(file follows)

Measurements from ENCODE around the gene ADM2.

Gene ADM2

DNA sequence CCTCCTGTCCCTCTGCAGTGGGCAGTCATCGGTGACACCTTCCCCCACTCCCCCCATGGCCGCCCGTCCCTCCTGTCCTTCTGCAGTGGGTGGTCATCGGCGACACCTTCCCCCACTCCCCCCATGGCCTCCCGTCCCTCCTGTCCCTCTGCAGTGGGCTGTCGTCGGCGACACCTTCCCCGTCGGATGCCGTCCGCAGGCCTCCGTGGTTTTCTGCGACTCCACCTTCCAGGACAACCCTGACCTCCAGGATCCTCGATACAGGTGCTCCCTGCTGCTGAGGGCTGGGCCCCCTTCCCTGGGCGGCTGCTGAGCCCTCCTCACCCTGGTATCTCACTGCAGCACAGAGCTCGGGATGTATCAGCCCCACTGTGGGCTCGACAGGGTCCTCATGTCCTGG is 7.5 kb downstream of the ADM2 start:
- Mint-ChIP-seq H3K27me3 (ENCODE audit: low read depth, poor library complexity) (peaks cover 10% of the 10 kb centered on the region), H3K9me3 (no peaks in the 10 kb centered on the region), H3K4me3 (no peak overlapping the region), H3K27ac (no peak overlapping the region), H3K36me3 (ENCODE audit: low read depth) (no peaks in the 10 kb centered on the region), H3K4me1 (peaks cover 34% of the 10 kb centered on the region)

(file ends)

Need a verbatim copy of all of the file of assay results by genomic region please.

Measurements from ENCODE around the gene ADM2.

Gene ADM2

DNA sequence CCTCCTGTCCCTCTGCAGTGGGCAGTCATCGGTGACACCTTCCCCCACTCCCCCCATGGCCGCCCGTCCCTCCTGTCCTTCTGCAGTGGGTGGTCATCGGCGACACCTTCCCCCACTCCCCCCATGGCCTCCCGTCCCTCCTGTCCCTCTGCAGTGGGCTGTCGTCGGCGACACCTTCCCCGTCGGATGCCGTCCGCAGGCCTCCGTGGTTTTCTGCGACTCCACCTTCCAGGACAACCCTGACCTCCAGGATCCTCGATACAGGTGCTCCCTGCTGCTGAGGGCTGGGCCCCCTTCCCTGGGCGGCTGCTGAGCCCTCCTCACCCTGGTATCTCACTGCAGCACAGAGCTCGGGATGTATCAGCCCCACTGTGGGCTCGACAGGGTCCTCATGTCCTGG is 7.5 kb downstream of the ADM2 start:
- Mint-ChIP-seq H3K27me3 (ENCODE audit: low read depth, poor library complexity) (peaks cover 10% of the 10 kb centered on the region), H3K9me3 (no peaks in the 10 kb centered on the region), H3K4me3 (no peak overlapping the region), H3K27ac (no peak overlapping the region), H3K36me3 (ENCODE audit: low read depth) (no peaks in the 10 kb centered on the region), H3K4me1 (peaks cover 34% of the 10 kb centered on the region)